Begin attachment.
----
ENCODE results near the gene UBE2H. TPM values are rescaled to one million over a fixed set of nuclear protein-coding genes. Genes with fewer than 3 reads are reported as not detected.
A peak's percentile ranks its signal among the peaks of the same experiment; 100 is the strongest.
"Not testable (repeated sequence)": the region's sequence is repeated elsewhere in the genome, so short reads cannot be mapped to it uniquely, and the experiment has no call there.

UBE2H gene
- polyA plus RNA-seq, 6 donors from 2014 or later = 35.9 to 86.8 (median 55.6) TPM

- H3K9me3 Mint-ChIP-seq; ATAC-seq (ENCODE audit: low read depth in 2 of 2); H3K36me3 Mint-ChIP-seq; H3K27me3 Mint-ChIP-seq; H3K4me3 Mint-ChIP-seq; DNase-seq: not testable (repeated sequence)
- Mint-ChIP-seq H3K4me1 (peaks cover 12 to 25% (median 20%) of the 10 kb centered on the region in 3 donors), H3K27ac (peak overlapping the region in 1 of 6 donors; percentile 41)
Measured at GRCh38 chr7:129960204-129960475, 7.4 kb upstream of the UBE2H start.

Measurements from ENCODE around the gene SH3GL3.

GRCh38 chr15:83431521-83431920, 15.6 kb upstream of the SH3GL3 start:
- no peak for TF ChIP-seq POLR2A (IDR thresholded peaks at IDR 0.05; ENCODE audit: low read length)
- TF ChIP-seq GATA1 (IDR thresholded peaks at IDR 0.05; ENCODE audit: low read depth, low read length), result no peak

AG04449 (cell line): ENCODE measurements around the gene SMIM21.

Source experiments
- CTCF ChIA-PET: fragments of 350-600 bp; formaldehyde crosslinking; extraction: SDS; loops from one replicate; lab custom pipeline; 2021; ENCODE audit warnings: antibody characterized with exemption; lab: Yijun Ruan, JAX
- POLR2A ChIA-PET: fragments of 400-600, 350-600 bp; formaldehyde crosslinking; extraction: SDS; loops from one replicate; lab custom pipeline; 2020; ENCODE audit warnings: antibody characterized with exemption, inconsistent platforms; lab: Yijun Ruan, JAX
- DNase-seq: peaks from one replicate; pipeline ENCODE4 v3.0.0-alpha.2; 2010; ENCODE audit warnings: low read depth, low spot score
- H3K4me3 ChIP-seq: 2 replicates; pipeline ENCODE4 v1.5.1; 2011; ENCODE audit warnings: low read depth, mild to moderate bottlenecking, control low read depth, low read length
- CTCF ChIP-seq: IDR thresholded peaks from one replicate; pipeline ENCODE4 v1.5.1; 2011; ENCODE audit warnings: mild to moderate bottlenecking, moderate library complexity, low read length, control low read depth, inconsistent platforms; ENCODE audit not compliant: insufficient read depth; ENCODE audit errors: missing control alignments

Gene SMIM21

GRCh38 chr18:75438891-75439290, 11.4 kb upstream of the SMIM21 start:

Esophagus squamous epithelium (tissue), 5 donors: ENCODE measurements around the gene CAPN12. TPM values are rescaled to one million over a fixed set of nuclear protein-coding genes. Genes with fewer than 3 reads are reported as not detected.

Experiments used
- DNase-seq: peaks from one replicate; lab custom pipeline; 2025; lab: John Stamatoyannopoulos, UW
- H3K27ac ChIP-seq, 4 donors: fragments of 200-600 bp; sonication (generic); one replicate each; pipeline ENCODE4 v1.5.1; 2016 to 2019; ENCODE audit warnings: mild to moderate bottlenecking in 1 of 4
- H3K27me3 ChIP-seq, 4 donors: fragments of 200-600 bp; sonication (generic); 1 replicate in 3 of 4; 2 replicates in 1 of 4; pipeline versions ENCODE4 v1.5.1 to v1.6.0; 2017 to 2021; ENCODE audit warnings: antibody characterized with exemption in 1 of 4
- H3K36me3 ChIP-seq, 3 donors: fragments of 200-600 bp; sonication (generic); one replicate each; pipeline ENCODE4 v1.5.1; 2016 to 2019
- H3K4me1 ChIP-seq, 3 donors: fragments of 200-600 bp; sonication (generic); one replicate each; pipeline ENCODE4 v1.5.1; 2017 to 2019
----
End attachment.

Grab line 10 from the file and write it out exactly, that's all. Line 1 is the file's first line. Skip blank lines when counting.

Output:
GRCh38 chr15:83431521-83431920, 15.6 kb upstream of the SH3GL3 start: